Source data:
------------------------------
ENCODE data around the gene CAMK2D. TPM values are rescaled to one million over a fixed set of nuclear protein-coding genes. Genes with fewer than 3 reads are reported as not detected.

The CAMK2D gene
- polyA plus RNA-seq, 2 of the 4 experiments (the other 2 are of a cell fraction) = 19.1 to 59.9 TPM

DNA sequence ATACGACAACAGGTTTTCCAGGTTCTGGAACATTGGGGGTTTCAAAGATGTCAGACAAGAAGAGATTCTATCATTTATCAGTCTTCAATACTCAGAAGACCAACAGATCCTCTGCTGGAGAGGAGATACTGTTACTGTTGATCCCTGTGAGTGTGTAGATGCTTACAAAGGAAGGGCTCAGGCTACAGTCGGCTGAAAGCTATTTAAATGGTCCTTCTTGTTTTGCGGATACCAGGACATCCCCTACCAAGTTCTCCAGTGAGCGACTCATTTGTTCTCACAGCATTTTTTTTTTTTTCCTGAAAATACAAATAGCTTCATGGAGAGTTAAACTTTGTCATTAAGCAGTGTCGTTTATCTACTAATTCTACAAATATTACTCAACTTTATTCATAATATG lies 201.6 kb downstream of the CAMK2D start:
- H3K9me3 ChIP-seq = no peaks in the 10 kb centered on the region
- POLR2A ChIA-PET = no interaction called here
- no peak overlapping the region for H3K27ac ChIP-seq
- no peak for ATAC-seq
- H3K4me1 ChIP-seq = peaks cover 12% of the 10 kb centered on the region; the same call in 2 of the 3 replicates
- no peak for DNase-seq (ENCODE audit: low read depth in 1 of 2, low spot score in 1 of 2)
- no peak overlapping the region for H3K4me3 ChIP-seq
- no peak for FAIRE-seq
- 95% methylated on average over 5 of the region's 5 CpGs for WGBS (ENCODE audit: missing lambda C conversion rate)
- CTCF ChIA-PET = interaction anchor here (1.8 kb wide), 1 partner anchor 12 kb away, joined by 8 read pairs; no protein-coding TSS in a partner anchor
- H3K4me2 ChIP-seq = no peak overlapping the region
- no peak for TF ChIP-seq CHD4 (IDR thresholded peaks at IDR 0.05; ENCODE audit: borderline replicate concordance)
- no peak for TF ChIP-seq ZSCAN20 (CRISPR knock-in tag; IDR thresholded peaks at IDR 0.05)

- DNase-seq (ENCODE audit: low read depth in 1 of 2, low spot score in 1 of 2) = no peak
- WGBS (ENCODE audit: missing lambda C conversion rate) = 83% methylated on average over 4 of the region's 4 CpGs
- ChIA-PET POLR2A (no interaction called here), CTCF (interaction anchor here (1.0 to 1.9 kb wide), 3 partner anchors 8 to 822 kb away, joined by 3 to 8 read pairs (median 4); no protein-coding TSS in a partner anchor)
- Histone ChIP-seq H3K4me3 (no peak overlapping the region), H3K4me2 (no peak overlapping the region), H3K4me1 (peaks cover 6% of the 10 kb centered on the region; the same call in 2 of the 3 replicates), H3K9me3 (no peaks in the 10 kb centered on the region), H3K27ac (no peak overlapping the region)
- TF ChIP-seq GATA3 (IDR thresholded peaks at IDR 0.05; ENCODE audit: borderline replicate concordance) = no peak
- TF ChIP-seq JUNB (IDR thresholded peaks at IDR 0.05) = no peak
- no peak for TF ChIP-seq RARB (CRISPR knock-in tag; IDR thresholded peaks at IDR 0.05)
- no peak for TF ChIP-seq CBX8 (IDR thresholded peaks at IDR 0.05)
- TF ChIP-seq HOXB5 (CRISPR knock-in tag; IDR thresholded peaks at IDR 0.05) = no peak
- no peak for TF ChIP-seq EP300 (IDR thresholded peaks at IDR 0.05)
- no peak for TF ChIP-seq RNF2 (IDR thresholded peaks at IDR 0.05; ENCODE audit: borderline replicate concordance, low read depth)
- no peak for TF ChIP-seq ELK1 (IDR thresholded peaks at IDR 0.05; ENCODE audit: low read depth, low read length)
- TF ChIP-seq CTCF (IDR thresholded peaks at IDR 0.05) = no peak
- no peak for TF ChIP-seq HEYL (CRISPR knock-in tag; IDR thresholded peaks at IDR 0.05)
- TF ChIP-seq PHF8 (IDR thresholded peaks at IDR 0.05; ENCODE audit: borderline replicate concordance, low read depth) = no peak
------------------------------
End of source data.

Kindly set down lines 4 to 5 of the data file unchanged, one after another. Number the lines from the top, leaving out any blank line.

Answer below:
DNA sequence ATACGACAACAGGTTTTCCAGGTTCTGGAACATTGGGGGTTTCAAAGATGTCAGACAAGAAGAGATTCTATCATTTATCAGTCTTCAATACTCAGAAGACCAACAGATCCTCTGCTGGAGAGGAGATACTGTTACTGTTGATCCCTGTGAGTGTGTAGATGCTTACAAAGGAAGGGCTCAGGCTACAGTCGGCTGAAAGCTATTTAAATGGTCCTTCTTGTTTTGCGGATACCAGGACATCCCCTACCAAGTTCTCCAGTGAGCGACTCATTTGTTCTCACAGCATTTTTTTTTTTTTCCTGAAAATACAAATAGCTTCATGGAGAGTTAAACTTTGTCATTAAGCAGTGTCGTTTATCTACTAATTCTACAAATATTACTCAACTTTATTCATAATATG lies 201.6 kb downstream of the CAMK2D start:
- H3K9me3 ChIP-seq = no peaks in the 10 kb centered on the region